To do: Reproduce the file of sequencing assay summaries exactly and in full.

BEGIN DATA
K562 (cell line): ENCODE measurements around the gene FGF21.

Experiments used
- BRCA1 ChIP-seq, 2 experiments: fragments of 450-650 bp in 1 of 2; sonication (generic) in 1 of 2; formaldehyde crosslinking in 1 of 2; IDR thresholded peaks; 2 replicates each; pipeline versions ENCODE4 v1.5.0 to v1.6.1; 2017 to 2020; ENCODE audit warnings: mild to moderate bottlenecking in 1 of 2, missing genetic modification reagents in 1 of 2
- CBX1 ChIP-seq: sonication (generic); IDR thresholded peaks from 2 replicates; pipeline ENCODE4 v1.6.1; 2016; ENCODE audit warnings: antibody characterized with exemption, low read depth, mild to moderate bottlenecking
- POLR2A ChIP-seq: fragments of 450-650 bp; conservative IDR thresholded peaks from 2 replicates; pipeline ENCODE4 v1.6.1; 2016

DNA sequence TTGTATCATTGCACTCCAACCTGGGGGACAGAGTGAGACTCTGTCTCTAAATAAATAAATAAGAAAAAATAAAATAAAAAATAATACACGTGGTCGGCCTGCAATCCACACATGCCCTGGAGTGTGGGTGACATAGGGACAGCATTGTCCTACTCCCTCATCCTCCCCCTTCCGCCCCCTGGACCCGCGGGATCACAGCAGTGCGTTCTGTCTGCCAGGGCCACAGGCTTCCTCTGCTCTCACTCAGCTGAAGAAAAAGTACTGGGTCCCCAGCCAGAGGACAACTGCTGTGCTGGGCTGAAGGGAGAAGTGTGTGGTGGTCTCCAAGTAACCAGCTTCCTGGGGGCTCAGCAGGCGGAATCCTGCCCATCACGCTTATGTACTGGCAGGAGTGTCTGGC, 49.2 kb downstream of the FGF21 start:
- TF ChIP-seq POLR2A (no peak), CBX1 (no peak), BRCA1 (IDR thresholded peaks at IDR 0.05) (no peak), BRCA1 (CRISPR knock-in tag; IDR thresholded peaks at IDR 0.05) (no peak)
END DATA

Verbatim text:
K562 (cell line): ENCODE measurements around the gene FGF21.

Experiments used
- BRCA1 ChIP-seq, 2 experiments: fragments of 450-650 bp in 1 of 2; sonication (generic) in 1 of 2; formaldehyde crosslinking in 1 of 2; IDR thresholded peaks; 2 replicates each; pipeline versions ENCODE4 v1.5.0 to v1.6.1; 2017 to 2020; ENCODE audit warnings: mild to moderate bottlenecking in 1 of 2, missing genetic modification reagents in 1 of 2
- CBX1 ChIP-seq: sonication (generic); IDR thresholded peaks from 2 replicates; pipeline ENCODE4 v1.6.1; 2016; ENCODE audit warnings: antibody characterized with exemption, low read depth, mild to moderate bottlenecking
- POLR2A ChIP-seq: fragments of 450-650 bp; conservative IDR thresholded peaks from 2 replicates; pipeline ENCODE4 v1.6.1; 2016

DNA sequence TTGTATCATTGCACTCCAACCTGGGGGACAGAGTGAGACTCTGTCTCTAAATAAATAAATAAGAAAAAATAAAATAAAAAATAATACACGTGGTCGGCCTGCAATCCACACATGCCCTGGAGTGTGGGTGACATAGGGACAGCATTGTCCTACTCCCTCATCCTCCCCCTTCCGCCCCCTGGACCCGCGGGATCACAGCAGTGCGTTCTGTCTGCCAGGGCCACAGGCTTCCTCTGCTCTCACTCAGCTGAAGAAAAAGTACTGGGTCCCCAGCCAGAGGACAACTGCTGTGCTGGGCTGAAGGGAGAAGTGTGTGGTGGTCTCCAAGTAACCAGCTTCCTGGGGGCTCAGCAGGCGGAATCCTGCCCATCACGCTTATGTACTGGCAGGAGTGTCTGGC, 49.2 kb downstream of the FGF21 start:
- TF ChIP-seq POLR2A (no peak), CBX1 (no peak), BRCA1 (IDR thresholded peaks at IDR 0.05) (no peak), BRCA1 (CRISPR knock-in tag; IDR thresholded peaks at IDR 0.05) (no peak)